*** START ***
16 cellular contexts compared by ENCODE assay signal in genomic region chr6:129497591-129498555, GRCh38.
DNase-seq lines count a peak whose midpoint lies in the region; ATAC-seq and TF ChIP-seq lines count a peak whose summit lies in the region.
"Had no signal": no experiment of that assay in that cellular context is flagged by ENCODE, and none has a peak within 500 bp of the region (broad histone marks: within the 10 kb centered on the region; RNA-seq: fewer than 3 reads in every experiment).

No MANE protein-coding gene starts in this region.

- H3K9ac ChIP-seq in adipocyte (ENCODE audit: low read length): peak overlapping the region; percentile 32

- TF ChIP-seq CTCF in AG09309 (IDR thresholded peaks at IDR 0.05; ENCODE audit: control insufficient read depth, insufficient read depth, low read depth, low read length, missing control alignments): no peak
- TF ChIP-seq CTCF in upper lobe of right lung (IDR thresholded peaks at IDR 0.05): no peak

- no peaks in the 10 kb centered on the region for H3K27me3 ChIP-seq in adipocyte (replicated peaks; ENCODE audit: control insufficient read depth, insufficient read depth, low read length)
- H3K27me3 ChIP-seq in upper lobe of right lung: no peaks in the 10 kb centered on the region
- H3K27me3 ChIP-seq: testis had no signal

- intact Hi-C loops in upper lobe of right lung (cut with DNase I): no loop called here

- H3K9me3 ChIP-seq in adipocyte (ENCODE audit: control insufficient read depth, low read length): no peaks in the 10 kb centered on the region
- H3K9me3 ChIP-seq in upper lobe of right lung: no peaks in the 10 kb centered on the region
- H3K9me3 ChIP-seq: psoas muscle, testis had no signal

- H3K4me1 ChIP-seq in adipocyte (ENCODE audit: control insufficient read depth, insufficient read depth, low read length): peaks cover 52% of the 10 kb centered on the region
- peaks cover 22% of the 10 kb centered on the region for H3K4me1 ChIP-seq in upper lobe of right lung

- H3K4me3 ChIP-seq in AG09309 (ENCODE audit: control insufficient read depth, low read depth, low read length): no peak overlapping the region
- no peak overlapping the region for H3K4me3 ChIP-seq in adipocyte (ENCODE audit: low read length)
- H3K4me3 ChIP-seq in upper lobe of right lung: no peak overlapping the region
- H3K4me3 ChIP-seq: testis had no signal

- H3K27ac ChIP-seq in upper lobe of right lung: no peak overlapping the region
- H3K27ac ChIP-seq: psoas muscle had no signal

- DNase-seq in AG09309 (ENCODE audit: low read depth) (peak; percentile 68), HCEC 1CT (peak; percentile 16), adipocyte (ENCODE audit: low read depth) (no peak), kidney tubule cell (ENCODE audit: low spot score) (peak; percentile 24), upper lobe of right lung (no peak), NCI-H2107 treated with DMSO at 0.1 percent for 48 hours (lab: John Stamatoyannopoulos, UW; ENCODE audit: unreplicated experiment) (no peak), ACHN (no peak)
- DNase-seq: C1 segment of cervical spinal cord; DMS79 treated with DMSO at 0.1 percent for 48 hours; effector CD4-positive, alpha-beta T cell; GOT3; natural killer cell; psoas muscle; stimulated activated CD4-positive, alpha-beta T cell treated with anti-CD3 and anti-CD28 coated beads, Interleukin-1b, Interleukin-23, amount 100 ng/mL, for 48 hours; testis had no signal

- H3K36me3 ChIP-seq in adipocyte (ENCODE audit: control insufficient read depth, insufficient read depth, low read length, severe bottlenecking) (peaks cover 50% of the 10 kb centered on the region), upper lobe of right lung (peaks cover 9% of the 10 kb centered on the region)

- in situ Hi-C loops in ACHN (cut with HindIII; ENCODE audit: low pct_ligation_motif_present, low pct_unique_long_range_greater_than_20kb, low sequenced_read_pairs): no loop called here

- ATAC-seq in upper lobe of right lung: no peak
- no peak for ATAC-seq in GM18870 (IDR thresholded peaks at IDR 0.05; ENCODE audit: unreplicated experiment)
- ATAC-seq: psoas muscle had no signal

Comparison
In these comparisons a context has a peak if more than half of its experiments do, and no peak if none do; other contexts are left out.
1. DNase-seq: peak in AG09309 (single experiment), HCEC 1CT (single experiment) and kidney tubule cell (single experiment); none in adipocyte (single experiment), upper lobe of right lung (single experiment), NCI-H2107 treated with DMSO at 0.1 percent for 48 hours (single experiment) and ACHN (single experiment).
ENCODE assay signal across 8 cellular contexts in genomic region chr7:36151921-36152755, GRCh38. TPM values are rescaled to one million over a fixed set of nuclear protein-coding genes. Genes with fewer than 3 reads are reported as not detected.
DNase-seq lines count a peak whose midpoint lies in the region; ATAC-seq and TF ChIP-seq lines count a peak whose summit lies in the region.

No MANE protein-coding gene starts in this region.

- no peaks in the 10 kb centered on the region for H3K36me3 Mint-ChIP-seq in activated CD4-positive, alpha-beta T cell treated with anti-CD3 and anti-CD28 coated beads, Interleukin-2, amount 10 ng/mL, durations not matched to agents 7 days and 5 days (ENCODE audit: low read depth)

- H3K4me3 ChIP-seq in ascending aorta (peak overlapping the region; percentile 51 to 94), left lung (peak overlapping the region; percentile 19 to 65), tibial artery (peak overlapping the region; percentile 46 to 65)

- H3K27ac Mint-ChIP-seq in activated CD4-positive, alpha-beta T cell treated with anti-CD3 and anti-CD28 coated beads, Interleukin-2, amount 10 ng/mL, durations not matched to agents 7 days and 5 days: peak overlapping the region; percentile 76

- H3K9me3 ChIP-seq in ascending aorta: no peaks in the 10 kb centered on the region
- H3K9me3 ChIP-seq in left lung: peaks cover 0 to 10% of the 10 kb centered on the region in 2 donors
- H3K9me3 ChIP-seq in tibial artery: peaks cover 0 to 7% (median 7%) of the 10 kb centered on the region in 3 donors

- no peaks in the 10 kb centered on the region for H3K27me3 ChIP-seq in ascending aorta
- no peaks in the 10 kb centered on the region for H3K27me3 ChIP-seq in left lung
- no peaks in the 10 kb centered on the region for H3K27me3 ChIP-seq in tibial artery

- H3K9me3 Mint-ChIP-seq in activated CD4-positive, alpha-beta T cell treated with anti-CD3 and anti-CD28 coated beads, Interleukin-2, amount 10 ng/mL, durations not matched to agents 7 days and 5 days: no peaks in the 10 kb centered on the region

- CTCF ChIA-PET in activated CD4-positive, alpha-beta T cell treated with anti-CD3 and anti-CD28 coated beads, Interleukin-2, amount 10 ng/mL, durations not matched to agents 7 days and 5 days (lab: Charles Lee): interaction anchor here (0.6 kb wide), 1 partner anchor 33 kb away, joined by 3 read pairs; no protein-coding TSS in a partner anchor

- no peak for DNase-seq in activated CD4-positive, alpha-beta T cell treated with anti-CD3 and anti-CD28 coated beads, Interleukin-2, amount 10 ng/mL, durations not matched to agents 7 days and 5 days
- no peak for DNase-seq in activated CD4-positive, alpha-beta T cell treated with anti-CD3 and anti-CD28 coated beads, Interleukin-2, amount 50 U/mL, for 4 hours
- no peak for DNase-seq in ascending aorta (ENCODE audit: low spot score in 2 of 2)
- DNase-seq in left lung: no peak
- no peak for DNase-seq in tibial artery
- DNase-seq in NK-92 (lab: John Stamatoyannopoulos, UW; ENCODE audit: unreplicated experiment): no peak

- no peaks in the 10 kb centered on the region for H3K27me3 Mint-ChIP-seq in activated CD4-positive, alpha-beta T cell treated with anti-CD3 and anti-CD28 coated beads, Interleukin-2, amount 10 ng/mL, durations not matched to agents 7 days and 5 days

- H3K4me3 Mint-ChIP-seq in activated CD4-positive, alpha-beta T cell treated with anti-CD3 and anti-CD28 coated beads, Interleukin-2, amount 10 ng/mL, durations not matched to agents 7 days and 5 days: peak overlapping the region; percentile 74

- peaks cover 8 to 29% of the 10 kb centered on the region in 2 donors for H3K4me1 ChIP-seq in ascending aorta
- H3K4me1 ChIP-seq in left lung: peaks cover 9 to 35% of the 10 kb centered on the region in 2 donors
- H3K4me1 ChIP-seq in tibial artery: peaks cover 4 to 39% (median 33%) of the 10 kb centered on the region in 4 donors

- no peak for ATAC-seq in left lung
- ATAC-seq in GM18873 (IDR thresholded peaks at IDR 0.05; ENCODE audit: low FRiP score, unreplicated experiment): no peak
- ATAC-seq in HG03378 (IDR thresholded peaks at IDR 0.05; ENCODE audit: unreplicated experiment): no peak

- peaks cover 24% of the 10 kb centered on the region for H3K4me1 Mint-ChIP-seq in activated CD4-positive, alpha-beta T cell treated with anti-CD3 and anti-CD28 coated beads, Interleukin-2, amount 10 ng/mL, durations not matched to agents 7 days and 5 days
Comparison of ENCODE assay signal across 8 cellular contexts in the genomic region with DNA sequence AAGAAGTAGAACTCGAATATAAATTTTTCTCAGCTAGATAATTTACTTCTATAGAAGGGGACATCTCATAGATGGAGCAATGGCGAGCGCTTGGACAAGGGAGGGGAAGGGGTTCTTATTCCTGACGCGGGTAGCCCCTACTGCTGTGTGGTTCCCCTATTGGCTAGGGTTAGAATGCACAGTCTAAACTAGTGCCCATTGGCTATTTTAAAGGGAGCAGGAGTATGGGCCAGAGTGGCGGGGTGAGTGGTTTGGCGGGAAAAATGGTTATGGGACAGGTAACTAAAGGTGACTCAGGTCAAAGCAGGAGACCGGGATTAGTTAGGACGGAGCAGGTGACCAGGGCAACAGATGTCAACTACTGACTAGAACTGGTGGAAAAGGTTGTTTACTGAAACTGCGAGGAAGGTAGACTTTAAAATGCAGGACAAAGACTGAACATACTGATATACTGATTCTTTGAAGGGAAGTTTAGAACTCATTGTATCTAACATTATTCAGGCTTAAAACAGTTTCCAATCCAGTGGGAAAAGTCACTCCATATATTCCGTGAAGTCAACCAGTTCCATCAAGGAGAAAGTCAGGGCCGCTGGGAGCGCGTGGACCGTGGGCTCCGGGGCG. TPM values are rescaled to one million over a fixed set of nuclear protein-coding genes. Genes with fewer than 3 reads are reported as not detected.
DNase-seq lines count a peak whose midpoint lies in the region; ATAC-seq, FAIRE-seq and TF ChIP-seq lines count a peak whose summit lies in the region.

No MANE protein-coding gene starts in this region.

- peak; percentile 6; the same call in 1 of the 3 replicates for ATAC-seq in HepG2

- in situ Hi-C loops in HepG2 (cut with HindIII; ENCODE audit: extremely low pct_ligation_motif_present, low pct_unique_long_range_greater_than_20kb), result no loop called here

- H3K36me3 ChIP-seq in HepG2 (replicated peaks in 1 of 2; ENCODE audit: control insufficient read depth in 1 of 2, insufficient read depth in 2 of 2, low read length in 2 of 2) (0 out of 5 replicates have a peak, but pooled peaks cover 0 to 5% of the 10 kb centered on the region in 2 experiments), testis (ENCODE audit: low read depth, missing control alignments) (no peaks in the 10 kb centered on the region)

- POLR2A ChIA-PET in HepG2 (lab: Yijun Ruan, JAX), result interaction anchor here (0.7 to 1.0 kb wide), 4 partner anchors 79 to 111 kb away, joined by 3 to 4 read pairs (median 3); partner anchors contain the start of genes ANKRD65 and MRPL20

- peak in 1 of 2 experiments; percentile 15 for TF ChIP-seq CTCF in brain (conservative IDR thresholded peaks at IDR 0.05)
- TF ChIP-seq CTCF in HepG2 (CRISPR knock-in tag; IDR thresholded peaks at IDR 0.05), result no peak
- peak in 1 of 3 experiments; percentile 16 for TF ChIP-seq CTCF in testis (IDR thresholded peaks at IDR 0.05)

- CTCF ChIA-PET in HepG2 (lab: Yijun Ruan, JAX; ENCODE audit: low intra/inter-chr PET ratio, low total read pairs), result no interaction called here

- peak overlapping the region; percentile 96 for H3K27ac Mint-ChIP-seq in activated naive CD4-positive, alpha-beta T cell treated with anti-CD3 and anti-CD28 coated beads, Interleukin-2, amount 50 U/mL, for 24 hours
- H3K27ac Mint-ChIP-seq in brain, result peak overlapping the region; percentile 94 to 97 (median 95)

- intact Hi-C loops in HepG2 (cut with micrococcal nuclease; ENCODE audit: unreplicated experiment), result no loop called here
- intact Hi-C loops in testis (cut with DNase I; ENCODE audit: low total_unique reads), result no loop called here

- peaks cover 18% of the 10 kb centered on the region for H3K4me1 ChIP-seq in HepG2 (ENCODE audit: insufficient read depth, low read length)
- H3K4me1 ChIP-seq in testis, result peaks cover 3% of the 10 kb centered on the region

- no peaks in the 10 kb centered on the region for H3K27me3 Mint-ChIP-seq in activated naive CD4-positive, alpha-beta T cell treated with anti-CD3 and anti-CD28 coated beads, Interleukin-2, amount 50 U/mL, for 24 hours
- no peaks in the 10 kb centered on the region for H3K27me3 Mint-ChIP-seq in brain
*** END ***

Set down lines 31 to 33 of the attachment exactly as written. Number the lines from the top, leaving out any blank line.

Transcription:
In these comparisons a context has a peak if more than half of its experiments do, and no peak if none do; other contexts are left out.
1. DNase-seq: peak in AG09309 (single experiment), HCEC 1CT (single experiment) and kidney tubule cell (single experiment); none in adipocyte (single experiment), upper lobe of right lung (single experiment), NCI-H2107 treated with DMSO at 0.1 percent for 48 hours (single experiment) and ACHN (single experiment).
ENCODE assay signal across 8 cellular contexts in genomic region chr7:36151921-36152755, GRCh38. TPM values are rescaled to one million over a fixed set of nuclear protein-coding genes. Genes with fewer than 3 reads are reported as not detected.